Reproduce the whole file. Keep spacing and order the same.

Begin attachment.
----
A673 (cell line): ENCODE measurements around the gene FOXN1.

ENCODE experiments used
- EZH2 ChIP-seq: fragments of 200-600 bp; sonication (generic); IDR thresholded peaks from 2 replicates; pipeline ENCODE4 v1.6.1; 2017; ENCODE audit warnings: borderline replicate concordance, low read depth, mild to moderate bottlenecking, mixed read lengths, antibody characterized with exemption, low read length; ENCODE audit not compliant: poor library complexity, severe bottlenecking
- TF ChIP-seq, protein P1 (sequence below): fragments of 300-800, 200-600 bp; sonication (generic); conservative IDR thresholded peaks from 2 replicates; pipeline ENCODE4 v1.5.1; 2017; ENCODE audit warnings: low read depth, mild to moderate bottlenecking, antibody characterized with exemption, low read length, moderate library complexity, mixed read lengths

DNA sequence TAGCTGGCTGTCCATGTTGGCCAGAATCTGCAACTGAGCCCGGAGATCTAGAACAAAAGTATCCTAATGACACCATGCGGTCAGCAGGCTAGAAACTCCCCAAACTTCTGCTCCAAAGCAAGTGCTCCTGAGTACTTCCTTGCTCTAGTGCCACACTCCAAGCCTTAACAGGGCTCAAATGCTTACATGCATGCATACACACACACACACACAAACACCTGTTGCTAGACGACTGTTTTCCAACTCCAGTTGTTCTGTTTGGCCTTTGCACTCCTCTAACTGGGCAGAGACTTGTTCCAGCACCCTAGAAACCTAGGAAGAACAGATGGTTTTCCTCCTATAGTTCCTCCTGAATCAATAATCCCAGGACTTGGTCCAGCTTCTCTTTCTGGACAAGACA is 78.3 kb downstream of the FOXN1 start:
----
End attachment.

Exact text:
A673 (cell line): ENCODE measurements around the gene FOXN1.

ENCODE experiments used
- EZH2 ChIP-seq: fragments of 200-600 bp; sonication (generic); IDR thresholded peaks from 2 replicates; pipeline ENCODE4 v1.6.1; 2017; ENCODE audit warnings: borderline replicate concordance, low read depth, mild to moderate bottlenecking, mixed read lengths, antibody characterized with exemption, low read length; ENCODE audit not compliant: poor library complexity, severe bottlenecking
- TF ChIP-seq, protein P1 (sequence below): fragments of 300-800, 200-600 bp; sonication (generic); conservative IDR thresholded peaks from 2 replicates; pipeline ENCODE4 v1.5.1; 2017; ENCODE audit warnings: low read depth, mild to moderate bottlenecking, antibody characterized with exemption, low read length, moderate library complexity, mixed read lengths

DNA sequence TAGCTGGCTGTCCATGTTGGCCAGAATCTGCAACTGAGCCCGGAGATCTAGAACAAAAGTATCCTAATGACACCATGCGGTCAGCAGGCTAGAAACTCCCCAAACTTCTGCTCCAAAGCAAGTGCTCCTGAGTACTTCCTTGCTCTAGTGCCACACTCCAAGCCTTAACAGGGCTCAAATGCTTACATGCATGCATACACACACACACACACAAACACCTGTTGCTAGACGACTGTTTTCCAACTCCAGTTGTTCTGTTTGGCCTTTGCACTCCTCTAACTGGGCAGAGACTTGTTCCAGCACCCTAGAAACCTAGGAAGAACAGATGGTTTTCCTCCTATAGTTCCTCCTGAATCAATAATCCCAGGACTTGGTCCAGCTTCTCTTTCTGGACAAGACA is 78.3 kb downstream of the FOXN1 start: